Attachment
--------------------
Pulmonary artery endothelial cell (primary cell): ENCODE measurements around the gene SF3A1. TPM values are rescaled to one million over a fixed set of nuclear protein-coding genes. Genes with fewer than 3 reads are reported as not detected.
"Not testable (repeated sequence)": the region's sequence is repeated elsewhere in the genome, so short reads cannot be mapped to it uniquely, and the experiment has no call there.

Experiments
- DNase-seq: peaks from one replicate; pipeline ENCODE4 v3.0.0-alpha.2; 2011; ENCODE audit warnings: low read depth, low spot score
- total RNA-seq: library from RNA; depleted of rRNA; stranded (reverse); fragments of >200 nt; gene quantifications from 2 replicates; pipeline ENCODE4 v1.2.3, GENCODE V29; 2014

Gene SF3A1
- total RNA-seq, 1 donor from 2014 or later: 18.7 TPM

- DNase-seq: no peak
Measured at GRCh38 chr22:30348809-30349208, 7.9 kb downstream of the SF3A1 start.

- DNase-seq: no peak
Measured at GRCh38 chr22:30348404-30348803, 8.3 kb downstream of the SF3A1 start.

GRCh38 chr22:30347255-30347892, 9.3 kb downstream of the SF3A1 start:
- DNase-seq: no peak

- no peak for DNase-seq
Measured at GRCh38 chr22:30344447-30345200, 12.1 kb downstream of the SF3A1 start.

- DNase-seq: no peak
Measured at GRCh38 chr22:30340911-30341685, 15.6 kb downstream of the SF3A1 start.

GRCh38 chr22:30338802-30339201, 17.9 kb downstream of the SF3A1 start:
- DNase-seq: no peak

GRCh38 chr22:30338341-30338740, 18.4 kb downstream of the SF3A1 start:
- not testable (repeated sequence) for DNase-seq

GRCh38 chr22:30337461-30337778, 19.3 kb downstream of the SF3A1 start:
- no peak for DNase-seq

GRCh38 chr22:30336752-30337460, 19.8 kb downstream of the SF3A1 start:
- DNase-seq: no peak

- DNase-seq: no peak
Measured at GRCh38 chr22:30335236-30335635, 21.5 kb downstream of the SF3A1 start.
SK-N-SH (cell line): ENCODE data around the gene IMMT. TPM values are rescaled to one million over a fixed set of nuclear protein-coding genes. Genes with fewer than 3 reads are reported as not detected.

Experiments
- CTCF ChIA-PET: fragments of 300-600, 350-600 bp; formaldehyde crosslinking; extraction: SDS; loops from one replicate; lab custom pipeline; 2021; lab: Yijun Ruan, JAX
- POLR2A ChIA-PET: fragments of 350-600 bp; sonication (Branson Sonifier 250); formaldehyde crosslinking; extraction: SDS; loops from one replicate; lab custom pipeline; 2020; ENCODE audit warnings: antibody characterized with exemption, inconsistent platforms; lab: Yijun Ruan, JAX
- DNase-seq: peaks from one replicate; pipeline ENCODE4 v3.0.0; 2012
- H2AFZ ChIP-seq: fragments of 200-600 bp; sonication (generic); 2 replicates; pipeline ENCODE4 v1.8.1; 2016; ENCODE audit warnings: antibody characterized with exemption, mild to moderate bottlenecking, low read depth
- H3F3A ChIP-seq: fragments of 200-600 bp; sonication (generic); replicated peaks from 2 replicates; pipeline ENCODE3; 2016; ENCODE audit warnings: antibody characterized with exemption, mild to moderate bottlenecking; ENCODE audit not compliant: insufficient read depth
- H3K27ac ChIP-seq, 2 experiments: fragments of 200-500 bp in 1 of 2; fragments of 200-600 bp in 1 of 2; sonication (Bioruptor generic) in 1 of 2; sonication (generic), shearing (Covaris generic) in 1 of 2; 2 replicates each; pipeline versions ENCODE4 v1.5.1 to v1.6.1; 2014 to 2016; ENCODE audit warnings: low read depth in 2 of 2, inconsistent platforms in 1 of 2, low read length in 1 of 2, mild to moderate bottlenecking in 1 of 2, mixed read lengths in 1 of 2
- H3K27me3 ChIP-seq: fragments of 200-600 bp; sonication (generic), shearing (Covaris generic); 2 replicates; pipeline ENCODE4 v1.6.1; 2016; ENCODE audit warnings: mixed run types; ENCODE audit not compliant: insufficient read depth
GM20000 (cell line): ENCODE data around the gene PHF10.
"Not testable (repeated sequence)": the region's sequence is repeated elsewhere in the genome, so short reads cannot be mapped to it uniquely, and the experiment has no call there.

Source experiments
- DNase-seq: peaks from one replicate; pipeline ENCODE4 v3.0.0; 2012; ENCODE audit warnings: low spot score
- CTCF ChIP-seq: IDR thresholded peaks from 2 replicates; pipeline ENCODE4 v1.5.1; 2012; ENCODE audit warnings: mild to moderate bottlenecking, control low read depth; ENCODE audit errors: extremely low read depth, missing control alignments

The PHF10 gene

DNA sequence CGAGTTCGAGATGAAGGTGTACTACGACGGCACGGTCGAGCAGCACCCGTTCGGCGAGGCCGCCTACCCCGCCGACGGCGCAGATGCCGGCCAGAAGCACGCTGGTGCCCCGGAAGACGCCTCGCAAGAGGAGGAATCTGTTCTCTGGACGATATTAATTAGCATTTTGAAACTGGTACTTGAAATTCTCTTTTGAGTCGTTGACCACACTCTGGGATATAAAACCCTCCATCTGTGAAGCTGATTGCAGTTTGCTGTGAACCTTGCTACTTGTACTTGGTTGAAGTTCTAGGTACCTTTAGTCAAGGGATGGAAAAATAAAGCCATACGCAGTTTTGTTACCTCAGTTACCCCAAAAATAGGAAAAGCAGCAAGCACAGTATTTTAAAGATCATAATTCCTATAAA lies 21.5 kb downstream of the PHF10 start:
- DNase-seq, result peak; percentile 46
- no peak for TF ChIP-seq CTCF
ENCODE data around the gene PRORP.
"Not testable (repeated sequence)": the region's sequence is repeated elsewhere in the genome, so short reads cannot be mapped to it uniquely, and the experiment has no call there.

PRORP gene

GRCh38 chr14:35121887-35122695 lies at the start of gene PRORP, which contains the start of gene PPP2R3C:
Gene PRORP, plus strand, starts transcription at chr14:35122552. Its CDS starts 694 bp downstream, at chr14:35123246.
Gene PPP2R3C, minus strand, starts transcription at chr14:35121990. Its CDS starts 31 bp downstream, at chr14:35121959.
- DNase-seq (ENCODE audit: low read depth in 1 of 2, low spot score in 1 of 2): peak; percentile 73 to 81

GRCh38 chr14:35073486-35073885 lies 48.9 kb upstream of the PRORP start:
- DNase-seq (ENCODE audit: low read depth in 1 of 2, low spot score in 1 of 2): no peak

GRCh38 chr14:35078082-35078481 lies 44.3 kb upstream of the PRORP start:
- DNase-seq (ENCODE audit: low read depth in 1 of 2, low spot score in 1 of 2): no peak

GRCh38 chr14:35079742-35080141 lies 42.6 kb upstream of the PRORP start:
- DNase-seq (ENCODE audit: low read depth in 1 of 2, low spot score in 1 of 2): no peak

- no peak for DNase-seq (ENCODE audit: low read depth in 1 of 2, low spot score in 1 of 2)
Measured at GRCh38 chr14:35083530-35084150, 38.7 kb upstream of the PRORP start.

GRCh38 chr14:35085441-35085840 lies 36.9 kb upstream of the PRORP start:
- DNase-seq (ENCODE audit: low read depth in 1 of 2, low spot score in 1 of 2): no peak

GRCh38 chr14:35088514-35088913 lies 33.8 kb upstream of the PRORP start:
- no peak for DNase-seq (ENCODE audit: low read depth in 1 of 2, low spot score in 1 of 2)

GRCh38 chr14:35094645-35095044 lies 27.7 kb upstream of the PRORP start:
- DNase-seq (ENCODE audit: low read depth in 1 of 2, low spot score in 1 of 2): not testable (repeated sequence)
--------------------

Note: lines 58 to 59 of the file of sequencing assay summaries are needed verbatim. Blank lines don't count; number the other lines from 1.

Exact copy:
- DNase-seq (ENCODE audit: low read depth in 1 of 2, low spot score in 1 of 2): no peak

- no peak for DNase-seq (ENCODE audit: low read depth in 1 of 2, low spot score in 1 of 2)